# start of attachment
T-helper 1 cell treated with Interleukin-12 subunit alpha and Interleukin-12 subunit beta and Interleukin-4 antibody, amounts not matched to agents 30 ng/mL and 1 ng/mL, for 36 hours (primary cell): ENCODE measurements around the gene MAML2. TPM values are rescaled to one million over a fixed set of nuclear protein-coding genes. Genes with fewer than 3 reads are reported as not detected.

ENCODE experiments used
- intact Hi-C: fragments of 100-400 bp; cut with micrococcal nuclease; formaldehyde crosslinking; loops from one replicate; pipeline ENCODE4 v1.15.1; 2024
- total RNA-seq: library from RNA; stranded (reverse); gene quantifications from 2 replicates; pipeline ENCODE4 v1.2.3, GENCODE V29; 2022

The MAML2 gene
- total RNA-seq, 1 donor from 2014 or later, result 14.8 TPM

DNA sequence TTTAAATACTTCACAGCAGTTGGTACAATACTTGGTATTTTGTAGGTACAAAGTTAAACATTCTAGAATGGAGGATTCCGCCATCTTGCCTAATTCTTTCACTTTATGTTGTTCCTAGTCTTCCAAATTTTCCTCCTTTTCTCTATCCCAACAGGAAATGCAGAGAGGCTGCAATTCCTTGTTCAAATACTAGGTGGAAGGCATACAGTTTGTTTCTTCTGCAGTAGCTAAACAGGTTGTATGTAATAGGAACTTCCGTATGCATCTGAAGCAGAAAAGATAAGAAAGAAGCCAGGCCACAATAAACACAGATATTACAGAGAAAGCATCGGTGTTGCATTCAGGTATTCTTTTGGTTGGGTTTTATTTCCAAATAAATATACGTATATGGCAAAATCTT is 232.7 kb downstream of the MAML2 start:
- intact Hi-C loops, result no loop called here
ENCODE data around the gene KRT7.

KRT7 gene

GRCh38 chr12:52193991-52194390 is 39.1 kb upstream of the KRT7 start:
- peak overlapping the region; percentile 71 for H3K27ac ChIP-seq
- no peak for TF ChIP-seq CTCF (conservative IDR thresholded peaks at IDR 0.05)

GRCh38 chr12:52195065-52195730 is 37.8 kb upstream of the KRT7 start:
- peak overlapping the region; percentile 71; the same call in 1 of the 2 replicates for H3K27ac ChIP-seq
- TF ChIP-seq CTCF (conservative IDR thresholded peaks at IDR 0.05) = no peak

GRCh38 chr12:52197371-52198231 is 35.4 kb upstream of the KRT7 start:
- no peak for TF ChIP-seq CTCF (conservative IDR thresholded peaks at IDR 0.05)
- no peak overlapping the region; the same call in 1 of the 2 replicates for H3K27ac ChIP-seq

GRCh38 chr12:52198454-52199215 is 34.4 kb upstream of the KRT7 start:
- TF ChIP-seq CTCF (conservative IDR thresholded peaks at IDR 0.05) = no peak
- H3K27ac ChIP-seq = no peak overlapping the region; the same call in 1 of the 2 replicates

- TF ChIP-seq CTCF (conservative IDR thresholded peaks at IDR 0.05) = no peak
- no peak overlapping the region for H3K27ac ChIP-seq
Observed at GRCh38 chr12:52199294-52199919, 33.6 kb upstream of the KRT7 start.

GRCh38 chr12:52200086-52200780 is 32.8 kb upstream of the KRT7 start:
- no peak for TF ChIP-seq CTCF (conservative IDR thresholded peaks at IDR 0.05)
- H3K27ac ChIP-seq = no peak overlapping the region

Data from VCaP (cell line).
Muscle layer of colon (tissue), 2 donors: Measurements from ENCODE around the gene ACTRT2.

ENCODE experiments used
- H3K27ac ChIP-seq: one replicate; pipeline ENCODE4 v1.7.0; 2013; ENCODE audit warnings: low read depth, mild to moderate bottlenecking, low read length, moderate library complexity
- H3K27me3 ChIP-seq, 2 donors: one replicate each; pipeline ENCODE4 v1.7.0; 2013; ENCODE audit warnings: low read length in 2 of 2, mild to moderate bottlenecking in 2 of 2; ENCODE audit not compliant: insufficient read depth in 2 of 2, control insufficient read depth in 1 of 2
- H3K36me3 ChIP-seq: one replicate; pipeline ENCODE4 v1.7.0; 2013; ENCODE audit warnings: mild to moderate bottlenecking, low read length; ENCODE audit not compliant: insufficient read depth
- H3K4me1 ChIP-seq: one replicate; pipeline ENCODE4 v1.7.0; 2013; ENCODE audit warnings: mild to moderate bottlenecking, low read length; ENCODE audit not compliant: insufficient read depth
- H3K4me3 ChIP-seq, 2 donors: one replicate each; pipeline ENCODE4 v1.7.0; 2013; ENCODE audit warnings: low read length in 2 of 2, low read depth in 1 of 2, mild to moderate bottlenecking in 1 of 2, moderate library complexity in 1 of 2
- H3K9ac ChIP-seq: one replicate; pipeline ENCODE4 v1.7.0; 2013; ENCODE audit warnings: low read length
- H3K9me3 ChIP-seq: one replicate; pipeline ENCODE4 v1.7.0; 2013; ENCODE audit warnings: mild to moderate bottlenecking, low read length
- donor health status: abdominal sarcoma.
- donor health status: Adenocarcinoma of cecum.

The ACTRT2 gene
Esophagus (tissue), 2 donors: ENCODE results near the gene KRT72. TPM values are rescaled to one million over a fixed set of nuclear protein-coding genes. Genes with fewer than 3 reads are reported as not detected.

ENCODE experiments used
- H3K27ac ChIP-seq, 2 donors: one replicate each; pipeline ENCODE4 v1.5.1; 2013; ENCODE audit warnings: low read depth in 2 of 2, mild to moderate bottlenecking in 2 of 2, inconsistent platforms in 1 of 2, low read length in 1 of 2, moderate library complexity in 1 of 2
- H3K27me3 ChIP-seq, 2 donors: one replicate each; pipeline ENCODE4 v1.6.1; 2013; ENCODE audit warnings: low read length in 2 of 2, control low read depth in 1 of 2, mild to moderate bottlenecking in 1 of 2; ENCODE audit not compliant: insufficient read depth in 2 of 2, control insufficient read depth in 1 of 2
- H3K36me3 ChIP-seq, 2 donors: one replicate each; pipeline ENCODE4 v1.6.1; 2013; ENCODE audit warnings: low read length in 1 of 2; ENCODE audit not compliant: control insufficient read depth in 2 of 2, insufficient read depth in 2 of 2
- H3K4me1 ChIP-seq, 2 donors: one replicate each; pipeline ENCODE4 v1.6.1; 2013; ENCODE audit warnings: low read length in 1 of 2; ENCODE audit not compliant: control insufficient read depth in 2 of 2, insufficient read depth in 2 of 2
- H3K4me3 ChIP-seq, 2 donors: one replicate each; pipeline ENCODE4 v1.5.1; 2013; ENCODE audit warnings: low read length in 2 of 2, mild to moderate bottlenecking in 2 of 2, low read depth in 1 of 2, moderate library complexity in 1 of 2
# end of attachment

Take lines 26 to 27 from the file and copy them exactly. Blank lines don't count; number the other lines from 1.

GRCh38 chr12:52200086-52200780 is 32.8 kb upstream of the KRT7 start:
- no peak for TF ChIP-seq CTCF (conservative IDR thresholded peaks at IDR 0.05)